He also reports that Anticorruption agencies tend to be selective in their investigations, can become corrupt, not given sole responsibility (since other authorities intervene in anti-corruption investigations like the “police, audit department, the revenue services and public service administration”), and political interference (where the agency tends to get aimed at the opposition, which in turn have “every interest in hampering its work”)

    So who will make sure that the authority keeps its intensions true and focus in the right direction? Will the police be told that all anti-corruption investigations should be given up to the agency? Will there be enough resources and support in Gib to keep this going?

    His 1st comment on why they fail is “weak political will”, where the perseverance to tackle corruption might, at first, be strong (which tends to be from newly appointed government) but then tends to dwindle as the “realities of office, the vested interests in the status quo and pressure of more immediate tasks bear on the actions of the government”.

    So there tends to be many matters and affairs that could hinder this authority from operating effectively, and we should consider if there is recourses available to tackle these problems of an ‘ineffective’ agency.

    The report has also listed and explained what should be done to keep such an initiative a chance of success. With the closing statement that says “And it must be emphasized that an anticorruption agency is not in itself the answer to a beleaguered country’s corruption problems. An agency can ever only be a part of the solution. But it is the part on which success depends.”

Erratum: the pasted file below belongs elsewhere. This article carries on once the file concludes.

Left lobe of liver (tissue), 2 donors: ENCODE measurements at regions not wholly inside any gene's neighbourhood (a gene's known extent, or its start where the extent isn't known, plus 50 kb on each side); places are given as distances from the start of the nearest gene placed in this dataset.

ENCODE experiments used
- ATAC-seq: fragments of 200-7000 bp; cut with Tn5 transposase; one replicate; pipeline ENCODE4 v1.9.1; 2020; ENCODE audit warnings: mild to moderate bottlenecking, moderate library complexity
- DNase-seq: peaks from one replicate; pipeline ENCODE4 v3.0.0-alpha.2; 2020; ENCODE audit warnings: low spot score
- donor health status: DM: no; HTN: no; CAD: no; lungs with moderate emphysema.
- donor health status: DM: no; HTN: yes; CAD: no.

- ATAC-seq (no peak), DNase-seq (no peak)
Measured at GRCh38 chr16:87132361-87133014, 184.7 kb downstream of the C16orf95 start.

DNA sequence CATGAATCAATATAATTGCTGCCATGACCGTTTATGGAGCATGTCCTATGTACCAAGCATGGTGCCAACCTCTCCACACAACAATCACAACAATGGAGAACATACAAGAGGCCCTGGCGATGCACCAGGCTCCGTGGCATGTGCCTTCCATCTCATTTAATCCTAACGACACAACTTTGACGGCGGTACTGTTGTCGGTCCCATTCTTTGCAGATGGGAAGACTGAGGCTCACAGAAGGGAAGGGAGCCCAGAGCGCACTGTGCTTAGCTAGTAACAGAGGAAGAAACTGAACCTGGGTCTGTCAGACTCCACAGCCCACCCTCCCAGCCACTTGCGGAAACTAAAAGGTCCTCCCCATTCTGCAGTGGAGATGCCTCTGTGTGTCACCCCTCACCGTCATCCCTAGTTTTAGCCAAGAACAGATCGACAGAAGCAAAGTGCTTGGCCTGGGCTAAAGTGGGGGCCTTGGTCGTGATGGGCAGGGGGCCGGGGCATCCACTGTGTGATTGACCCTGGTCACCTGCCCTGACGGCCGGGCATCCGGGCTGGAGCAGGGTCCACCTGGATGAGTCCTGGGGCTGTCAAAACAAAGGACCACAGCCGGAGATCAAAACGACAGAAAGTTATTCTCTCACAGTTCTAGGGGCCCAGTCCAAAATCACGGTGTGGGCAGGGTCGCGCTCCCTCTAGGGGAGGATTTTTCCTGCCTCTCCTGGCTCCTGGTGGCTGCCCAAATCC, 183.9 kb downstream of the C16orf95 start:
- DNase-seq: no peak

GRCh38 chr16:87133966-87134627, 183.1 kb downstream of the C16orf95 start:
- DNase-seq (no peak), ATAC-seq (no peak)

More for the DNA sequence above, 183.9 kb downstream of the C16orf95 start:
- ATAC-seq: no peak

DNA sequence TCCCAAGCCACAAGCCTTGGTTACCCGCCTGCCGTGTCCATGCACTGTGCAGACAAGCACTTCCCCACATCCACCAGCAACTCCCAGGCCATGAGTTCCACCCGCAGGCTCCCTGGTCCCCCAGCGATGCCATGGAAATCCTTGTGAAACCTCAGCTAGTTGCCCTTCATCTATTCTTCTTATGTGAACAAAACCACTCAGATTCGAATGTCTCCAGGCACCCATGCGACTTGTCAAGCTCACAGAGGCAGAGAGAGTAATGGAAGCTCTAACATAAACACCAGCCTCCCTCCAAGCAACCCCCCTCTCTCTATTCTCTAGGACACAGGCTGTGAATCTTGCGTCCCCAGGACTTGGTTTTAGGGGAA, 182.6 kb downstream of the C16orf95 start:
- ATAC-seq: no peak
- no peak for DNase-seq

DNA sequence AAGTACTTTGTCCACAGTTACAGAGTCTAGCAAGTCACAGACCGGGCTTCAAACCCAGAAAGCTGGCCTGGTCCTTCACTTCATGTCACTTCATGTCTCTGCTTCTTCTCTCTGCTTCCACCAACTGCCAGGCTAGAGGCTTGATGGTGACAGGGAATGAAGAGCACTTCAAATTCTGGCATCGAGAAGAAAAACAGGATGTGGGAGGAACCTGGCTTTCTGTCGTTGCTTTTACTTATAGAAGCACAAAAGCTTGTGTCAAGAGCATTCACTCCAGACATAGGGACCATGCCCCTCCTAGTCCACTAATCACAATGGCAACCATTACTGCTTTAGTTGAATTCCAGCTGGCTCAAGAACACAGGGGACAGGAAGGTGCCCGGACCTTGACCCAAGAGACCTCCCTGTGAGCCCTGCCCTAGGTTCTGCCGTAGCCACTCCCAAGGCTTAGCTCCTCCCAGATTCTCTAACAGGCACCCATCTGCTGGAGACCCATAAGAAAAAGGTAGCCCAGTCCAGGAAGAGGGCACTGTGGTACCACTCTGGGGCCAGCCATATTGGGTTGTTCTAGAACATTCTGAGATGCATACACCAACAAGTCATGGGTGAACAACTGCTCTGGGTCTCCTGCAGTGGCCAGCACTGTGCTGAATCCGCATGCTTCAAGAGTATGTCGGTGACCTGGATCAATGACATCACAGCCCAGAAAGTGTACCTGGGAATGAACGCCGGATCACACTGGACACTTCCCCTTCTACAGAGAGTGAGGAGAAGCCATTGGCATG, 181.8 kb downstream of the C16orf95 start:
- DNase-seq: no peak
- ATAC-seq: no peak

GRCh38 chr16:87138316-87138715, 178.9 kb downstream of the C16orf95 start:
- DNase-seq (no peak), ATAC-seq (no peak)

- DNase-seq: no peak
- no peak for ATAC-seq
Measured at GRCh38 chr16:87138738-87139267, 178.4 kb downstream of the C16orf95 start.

So although cynical or skeptical in your quest for an Anti-corruption authority, I will reevaluate and say, if the CIR puts this near the top of its agenda and looks at failing authorities (instead of just trying to simulate ones that have larger resources than we do and corruption is probably on a much larger scale than trying to sort out nepotism, cronyism, and election misinformation in a population of ~30,000) to learn from their mistakes, this could be a step forward to the solution, although I still maintain and feel that the chances are it will not work in Gibraltar, but I guess there is no harm in trying…. Or is there?

    Take a look :


  8. I think that as the electorate, we are entitled to any information, concerning the professional conduct, of any individual standing for election. They should have a clean history and anyone who has any dubious or illegal dealings should be prohibited from standing for election.

    The withholding of such information is clearly a corrupt practice, as it deceives the public and sacrifices the political position of Gibraltar. If there is evidence of any form of corruption of any of our candidates prior to standing, well, then once elected one is safe to assume that such corrupt conduct will continue and only worsen.

    Let's ensure that the candidates are squeaky clean if not we don't want them.

  9. All interesting stuff, but if the anti-corruption campaign has clearly defined rules about do's and don'ts, then as soon as someone is caught out it is just a question of blowing the whistle and applying the full weight of the law, no matter who that person is. UK Ministers had been swindling Tax Payers for years with their allowances, and their excuse was that everyone was doing it. The whistle was blown, the rules were checked and some were caught out and exposed in shame by the media with some high profile careers perhaps left in ruins. With the current arrangement no matter how much you try and blow the whistle in the end there is no way to hold any of this lot to account.